Hebrew Word: Desolation

Posted by on Jun 5, 2024

Chapter 26 of Leviticus is summary of the statutes, ordinances, and laws which the Eternal gave the children of Israel at Mount Sinai, before they would start their journey to the Promised Land at the hand of Mosheh. It follows the laws in the preceding chapter that regulate how the Land to receive its due rest in the Sabbatical and Jubilee years. Verses 32 and 33 of Leviticus 26, to which we now turn in our Hebrew study, state that the land the Eternal would make desolate if the children of Israel would choose not to follow the laws and instructions in the Torah. And the result of this would be that their enemies who would occupy it and try to settle the land would be unable to make it fruitful as it was before. The focus word in our study is the Hebrew word שָׁמֵם shamem. We read verse 32 and 33 in the way indicated in JPS (Jewish Publication Society) translation of the Hebrew text,

And I will bring the land into desolation (shemamah); and your enemies that dwell therein shall be astonished (shamem) at it. And you will I scatter among the nations, and I will draw out the sword after you; and your land shall be a desolation (shemamah), and your cities shall be a waste. (Lev 26:32-33 JPS)

Although this is the common translation of the verse, we can offer an alternative to it. A careful reading of the Hebrew text of these verses brings the attention upon our word שָׁמֵם shamem, and more particularly of the two different ways this word has been rendered by the JPS translators: once as “desolation” and again as “astonished”. Such a rendering appears to express two seemingly contradictory views on the use of שָׁמֵם shamem, namely, to destroy and on the other hand to astonish. For since Scripture found it necessary to say the land would be destroyed and the people taken in exile, what was the necessity for the choice of word “astonished”? But there is no contradiction here unless we suppose that the only reason for the appearance of “astonished” is to introduce “amusement”. This does not appear to us to be correct. Therefore, we must try and understand why in connection with שְׁמָמָה shemamah, “desolation”, it is said שָׁמֵם shamem. When does such a repetition apply, and how does it affect the text? When the Author wants to convey a certain message, as it will be further explained in the interpretation of the verses. Referring to KJV (King James’ Version of the Bible) of Leviticus 26:32-33 does not do any better since it reads the same.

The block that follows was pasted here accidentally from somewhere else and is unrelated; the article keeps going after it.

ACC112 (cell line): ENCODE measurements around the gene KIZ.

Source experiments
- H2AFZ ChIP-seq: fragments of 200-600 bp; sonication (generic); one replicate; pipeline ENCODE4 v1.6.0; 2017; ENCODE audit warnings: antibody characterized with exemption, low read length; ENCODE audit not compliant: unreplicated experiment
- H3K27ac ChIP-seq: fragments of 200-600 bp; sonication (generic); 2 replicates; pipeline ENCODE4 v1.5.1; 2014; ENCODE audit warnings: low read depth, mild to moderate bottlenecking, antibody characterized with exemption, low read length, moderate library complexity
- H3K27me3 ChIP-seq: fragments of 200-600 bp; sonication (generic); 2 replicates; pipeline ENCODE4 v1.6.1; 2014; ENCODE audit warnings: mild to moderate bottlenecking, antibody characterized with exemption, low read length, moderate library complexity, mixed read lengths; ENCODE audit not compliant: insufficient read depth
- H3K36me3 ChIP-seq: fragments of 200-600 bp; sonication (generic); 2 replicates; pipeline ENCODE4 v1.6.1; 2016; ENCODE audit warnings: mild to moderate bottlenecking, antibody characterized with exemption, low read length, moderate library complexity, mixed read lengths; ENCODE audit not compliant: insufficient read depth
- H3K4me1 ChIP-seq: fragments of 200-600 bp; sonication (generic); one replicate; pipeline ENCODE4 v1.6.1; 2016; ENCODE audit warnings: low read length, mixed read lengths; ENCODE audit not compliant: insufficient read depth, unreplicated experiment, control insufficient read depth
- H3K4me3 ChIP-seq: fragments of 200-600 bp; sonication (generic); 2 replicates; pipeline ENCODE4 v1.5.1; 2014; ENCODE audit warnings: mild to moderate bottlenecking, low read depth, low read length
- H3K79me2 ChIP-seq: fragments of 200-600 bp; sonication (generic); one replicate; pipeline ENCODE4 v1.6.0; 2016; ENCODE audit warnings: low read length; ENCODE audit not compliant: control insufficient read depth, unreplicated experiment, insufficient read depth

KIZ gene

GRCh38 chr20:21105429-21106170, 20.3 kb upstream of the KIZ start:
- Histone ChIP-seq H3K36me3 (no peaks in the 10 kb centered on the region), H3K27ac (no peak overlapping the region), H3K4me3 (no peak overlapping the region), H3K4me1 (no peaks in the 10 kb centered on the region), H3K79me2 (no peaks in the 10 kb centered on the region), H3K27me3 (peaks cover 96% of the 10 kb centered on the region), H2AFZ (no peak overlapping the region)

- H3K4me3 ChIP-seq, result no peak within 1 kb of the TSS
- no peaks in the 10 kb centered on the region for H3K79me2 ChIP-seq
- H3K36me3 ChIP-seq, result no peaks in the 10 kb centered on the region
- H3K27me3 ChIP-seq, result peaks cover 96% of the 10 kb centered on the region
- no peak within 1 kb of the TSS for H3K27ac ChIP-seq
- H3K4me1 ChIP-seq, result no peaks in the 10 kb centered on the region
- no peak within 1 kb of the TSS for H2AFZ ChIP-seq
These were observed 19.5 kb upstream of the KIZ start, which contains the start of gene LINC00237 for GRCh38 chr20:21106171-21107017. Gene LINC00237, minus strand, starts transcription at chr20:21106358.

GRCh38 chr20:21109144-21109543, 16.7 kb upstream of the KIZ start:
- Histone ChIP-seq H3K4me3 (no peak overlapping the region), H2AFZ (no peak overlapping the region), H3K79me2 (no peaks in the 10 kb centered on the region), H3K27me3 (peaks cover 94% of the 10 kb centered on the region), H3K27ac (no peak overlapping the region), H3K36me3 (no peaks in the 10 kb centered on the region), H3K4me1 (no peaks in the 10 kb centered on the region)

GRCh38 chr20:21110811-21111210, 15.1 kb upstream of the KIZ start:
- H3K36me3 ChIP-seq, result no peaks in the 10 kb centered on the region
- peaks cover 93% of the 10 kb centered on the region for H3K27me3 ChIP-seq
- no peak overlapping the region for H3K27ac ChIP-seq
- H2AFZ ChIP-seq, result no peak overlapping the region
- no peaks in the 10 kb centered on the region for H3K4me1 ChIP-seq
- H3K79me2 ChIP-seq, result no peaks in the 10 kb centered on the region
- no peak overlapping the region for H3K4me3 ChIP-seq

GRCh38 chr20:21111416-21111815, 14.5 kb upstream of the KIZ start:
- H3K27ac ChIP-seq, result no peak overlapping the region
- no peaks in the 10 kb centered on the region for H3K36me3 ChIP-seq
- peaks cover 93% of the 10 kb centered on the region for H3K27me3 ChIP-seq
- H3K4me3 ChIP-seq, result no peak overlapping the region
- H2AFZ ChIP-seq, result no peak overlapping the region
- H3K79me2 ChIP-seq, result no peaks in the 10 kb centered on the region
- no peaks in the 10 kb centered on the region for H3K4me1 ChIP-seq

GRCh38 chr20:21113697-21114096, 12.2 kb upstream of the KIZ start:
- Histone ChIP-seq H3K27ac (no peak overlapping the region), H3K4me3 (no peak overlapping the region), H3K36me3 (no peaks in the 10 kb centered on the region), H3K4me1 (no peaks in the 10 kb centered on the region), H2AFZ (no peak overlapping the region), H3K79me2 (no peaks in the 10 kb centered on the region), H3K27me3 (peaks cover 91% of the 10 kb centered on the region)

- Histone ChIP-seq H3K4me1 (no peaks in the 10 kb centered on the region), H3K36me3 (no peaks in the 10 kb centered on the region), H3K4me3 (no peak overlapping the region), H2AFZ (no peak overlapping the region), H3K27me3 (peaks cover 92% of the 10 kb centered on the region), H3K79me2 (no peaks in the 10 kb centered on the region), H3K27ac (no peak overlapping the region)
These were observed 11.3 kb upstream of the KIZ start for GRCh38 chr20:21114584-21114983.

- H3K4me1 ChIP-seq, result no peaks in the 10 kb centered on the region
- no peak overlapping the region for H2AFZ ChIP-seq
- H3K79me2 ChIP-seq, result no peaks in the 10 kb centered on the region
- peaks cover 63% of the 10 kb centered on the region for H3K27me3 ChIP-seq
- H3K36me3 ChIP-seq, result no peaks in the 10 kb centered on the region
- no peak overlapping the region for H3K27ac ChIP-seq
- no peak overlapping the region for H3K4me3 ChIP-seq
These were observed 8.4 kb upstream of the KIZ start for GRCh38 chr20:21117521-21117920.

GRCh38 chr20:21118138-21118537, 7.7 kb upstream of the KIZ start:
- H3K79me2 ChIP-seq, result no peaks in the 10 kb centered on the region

The noun שְׁמָמָה shemamah, as it appears above, means devastation, desolation, waste that remains as a result of war. This meaning שְׁמָמָה shemamah is best seen in verses like Isa 61:4, Dan 9:18, Ecc 7:16, and Dan 8:13. But perhaps the most pronounced example wherein this word is used is in the prophecy concerning the 70 weeks in Daniel, as we read,

And after the threescore and two weeks shall an anointed one be cut off and be no more; and the people of a prince that shall come shall destroy the city and the sanctuary; but his end shall be with a flood; and unto the end of the war desolations are determined. (Dan 9:26 JPS)